5. Jeffrey A. Carver
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    Well, now, on the Lord of the Rings, I disagree completely. I think Tolkien was a masterful writer, who brought that world to life in a way that the movies (while I loved them) could only aspire to reproduce. Granted, his style is a little old fashioned by current standards, and he completely lacked a feel for female characters. But the depth, and the way he brought Middle Earth itself to life, is just astounding to me.

    The movies tried, and it was a good effort, but just about every place where Jackson decided to diverge from Tolkien, the results were awful. (Faramir, Saruman, Elrond, Galadriel, Denethor–all were characters that Jackson changed, flattened, made one-dimensional, to the detriment of the story.) On the other hand, the parts that were done well, were done fabulously well. (Gandalf and Gollum, for example.)

  6. substandardTim
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    i think the part of Lord of the Rings that got to me the most was the incessant history he built into everything. “And this book was written by this hobbit on the history of whatever, all copies of which are now lost” everytime i read a sentence like that i was like “so who cares then?”

    I’m all for building amazing depth filled worlds for your stories but allow the story a chance to show the reader that depth.

    At a risk of further diversifying this topic…I’m just about finished reading The Ultimate Hitchhiker’s Guide, which is all 5 of the hitchhiker books put together. This is another one where I feel the movie did better than the book, just the first one obviously. The movie was good but not amazing and the things they changed shouldnt have been changed, but Douglas Adams writing is really hit or miss throughout the books. Sometimes I was laughing out loud at some of the concepts he came up with and other times I found myself angered by yet another plot element that he introduced but never developed.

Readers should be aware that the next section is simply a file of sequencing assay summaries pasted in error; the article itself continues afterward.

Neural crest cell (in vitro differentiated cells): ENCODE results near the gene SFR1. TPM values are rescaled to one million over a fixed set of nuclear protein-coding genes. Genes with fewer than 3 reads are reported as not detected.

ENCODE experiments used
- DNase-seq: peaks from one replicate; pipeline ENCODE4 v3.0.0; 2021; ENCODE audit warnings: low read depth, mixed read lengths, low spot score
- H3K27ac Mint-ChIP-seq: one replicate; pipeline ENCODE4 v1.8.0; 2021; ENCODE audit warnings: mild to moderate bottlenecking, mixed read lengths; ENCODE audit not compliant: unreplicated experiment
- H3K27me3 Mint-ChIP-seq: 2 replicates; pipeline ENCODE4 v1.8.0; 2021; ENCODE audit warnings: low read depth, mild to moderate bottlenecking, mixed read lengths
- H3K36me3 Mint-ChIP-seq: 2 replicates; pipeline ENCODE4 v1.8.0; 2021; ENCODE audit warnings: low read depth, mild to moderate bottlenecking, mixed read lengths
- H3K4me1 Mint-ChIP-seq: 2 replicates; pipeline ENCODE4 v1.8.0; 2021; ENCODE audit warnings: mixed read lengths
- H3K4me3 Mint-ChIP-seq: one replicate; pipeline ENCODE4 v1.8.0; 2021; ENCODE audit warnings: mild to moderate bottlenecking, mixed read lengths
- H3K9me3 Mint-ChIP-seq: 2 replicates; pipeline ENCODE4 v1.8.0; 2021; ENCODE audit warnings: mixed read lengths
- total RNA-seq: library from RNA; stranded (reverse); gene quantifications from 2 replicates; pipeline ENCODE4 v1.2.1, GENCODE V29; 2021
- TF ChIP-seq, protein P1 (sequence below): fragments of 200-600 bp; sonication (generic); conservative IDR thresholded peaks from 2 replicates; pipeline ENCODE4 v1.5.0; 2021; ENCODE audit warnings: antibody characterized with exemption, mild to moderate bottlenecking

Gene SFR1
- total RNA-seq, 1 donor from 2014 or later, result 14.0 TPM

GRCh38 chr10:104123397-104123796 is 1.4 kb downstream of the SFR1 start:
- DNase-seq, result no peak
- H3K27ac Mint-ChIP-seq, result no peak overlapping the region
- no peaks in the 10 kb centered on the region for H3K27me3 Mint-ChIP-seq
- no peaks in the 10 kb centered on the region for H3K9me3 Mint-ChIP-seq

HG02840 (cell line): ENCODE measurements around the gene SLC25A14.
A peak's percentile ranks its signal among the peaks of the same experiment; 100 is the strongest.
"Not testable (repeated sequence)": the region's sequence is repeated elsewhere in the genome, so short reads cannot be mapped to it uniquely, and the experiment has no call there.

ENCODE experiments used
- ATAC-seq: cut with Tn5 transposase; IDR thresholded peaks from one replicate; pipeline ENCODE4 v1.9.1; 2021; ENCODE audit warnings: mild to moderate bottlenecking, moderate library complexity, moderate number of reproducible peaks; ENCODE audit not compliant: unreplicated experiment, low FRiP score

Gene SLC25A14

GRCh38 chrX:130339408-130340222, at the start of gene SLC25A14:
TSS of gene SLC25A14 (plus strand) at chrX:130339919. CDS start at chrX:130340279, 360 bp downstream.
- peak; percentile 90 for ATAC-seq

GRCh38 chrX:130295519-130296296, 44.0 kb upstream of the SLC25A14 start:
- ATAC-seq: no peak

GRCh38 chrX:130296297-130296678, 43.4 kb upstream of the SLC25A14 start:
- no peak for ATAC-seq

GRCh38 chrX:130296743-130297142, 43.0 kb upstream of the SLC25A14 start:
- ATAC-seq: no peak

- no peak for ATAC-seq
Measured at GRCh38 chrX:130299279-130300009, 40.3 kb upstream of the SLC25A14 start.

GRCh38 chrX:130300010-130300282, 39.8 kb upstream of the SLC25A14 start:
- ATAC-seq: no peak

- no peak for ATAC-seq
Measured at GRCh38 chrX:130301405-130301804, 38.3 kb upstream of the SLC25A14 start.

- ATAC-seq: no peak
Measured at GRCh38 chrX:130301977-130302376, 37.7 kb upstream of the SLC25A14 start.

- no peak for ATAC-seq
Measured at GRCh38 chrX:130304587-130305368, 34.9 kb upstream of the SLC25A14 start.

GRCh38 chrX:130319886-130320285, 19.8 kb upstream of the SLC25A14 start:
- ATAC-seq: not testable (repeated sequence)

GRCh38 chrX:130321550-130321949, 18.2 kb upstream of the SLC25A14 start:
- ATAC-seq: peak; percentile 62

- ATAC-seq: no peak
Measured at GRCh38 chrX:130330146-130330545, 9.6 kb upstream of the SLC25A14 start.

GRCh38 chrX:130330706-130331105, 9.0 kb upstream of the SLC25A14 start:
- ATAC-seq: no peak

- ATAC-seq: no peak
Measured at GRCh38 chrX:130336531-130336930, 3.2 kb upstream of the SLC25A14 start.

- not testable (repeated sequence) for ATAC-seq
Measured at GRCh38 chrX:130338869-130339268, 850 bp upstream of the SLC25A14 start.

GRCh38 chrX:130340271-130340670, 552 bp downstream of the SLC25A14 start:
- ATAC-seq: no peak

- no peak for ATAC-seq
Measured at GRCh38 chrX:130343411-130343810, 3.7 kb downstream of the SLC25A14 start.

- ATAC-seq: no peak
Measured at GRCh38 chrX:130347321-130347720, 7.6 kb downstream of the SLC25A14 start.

7. tsmacro
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    I agree completely on Tolkein being able to convey amazing depth in his writing. Where I had a bit of an issue I guess is that his writing style was anything but polished. Sometimes the disjointed feel of the writing itself I felt distracted from the story at times. But i’m being awfully “nitpicky” here because I did love the books and that’s really the only thing that I thought wasn’t absolutely amazing. I’d read books like that all day if I could!

  8. Jeffrey A. Carver
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    By far the best version of Hitchhiker’s Guide is the original LP recording of the studio adaptation of the radio play. It’s hilarious, much better than the movie, I think. I’ve never read the books all the way through.

  9. substandardTim
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    i’d be interested in hearing that.

  10. tsmacro
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    I remember really enjoying listening to the radio version of Hitchiker’s back in the 1980’s on NPR.

  11. Jeffrey A. Carver
    | Reply

    I believe that the record-version of Hitchhiker is available on CD, though possibly as an import. I remember seeing it on Amazon once, when I was perusing.